Welcome to the website for TRB Standing Committee on Transit Data - AP090.
The TRB Standing Committee on Transit Data (formerly Joint Subcommittee on Transformative Trends in Transit Data (AP000/ABJ00)) focuses on the generation, processing, and emerging opportunities for integrating existing and emerging transit data streams with other transit and transit-related datasets to strengthen the entire network of information.
Transit has traditionally existed in a data-rich environment (e.g., the National Transit Database (NTD). Previously collected manually, many of the data elements can now be assembled from equipment-generated data streams (e.g., Automatic Passenger Counts). Within a transit agency, internal operations, financial reporting, ridership programs, and other transit activities all generate, or manipulate specific data elements to serve specific in-house users. Along with the use of GIS tools by transit dispatchers and managers to monitor service on the street, the creation and implementation of General Transit Feed Specifications (GTFS) and GTFS-Real-time, now provides transit customers with web and smart phone-accessible scheduling and transit service navigation information. This Joint Subcommittee seeks to foster coordination, communication, and research exploration among transit agencies and researchers, and the broader transportation data community.
This committee focused on the use of foundational and emerging transit data including: Smart Cards; General Transit Feed Specifications (GTFS); archived Intelligent Transportation Systems (ITS) data, including Automatic Vehicle Location (AVL), Automatic Fare Card (AFC), and Automatic Passenger Counters (APC); as well as on-board surveys. Opportunities to blend and fuse these various sources of transit data open new avenues for cost-effective methods for assisting transit agencies with their data needs. Machine Learning (ML) and other techniques will facilitate the formation of new data partnerships with other modes (e.g., Transportation Network Companies (TNCs), bike sharing operations).
For example, electronically-harvested fare data can be “rolled” up to provide accurate financial reporting, but also contains trip-based details, including zones traveled, time of day, zone-specific fare pricing, and other behavioral elements that could inform modeling, ridership forecasting, emergency management, and service efficiency improvements. With the increasing use of paratransit as feeders to transit, embedded in transit (route deviation) and as local circulators, datasets from non-fixed-route sources are also applicable to these objectives. Automated Vehicle Location (AVL)/GPS data, primarily intended for customer information, could also be used to track performance of buses, schedule making, and road operations. When tied together with Automatic Fare Collection (AFC) data a real-time predictive loads and boarding/alighting model could be derived, and potentially used to manage overcrowding in real time. In addition, agencies need to be encouraged to properly maintain, interpret, and process their Automatic Passenger Counter (APC) data organized by stop id for easy analysis, explore the use of social media data, targeted marketing data, GPS travel data, and real-time in general (as not all is GTFS formatted).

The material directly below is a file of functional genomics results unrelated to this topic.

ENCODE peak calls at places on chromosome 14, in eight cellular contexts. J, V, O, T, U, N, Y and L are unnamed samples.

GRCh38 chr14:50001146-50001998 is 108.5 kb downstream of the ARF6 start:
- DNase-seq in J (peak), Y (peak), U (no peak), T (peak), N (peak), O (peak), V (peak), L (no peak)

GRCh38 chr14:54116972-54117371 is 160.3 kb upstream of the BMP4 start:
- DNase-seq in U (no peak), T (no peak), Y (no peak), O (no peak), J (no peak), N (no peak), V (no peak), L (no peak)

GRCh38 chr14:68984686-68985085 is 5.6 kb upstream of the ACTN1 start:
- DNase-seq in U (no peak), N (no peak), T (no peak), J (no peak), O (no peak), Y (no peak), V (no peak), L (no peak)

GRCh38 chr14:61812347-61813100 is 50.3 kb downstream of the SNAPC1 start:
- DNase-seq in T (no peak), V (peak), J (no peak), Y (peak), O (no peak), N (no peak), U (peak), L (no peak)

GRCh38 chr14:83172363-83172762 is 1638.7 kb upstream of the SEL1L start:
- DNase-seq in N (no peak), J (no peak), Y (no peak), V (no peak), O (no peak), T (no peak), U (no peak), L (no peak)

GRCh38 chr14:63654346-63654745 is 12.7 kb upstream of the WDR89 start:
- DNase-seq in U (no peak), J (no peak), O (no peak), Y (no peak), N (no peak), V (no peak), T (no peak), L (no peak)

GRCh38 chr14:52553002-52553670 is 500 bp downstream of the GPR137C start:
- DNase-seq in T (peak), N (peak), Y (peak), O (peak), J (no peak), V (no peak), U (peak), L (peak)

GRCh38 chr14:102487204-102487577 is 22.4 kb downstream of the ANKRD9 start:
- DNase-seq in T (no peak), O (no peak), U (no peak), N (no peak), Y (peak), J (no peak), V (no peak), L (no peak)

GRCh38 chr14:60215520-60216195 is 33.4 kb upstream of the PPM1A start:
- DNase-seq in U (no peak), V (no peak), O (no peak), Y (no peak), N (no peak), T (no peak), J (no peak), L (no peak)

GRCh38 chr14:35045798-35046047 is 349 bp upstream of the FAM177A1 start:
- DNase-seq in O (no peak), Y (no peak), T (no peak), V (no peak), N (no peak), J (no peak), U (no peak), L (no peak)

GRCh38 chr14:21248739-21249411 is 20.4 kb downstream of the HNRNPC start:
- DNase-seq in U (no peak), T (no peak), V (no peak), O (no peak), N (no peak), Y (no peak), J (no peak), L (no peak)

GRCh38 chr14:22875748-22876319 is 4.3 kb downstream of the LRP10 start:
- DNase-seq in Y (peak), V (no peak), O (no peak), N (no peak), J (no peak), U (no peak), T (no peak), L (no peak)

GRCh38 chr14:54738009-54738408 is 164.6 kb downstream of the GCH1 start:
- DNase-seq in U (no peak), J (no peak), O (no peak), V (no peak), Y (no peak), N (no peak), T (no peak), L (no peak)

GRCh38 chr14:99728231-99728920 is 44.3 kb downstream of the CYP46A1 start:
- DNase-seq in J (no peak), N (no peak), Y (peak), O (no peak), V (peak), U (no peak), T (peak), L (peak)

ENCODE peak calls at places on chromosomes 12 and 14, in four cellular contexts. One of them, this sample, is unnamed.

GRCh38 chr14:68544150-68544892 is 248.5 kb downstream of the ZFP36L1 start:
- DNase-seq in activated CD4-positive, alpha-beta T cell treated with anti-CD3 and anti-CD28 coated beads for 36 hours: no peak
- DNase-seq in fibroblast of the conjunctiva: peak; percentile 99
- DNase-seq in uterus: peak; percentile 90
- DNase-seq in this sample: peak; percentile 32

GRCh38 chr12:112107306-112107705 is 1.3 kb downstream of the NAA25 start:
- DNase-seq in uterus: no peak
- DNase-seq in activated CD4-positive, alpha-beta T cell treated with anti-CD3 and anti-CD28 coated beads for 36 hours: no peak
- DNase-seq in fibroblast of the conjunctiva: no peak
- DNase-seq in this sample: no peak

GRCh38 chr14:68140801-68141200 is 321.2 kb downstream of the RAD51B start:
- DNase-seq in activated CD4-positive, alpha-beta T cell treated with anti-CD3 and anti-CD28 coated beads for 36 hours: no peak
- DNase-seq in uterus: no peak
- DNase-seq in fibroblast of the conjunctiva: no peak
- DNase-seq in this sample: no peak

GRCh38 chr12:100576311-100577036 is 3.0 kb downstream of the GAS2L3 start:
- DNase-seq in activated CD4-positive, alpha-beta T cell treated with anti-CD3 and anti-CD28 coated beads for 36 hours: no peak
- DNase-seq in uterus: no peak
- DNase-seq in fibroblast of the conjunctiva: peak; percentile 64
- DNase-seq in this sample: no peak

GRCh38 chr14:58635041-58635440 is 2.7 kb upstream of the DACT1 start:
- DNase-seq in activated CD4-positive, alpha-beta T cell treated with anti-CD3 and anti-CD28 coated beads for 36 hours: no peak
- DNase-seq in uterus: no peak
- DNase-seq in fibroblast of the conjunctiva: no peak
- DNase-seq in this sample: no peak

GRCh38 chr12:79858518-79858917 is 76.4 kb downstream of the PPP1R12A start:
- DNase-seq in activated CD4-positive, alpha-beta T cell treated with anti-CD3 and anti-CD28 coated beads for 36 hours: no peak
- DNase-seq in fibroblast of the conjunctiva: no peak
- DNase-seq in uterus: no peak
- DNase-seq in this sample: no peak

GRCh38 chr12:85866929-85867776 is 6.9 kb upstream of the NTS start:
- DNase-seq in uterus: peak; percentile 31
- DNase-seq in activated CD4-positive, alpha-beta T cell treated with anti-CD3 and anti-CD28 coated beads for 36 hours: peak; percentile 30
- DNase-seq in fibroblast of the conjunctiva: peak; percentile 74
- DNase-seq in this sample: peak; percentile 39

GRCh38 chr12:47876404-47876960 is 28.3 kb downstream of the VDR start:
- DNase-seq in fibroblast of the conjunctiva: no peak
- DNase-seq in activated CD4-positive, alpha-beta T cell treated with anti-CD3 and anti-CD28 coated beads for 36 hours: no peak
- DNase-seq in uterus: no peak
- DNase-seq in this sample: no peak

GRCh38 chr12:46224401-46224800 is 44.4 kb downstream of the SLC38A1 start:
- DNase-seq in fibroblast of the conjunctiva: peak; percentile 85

Using a variety of data elements, particularly when they are geocoded, will provide transit planners and researchers with new opportunities to plan and understand transit services in new ways. In addition, new forms of external data used in transit planning, such as Census and American Community Survey (ACS), are being made available as Application Programming Interface (API) products, offering new efficiencies, processing cost–savings, and integration opportunities.
A complete and updated list of members is located on MyTRB
DRAFT 2020 Meeting at TRB Annual Meeting